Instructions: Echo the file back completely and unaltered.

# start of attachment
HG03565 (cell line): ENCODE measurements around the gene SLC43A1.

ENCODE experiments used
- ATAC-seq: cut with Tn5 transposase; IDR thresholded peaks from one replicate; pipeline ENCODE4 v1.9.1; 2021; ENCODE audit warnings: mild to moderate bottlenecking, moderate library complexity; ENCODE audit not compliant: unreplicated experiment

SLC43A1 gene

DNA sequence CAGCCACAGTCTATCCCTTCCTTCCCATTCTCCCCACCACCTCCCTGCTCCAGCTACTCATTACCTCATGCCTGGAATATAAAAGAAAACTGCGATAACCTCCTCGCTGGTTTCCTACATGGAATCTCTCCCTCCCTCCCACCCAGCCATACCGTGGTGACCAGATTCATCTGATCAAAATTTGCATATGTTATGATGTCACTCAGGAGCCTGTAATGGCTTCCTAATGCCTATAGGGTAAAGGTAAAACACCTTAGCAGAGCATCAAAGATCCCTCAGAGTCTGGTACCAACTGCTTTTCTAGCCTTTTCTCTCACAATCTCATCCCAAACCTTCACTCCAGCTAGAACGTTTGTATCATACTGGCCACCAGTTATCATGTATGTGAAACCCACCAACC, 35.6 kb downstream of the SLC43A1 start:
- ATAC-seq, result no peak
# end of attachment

HG03565 (cell line): ENCODE measurements around the gene SLC43A1.

ENCODE experiments used
- ATAC-seq: cut with Tn5 transposase; IDR thresholded peaks from one replicate; pipeline ENCODE4 v1.9.1; 2021; ENCODE audit warnings: mild to moderate bottlenecking, moderate library complexity; ENCODE audit not compliant: unreplicated experiment

SLC43A1 gene

DNA sequence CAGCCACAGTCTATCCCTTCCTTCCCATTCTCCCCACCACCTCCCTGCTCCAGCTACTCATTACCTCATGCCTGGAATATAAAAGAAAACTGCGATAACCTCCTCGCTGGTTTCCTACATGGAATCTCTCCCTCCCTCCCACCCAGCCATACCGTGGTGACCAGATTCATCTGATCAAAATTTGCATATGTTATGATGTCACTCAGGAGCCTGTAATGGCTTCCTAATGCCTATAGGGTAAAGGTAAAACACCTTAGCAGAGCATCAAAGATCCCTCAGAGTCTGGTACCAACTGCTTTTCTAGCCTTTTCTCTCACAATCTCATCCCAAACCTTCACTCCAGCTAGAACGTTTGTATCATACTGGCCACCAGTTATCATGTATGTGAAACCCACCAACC, 35.6 kb downstream of the SLC43A1 start:
- ATAC-seq, result no peak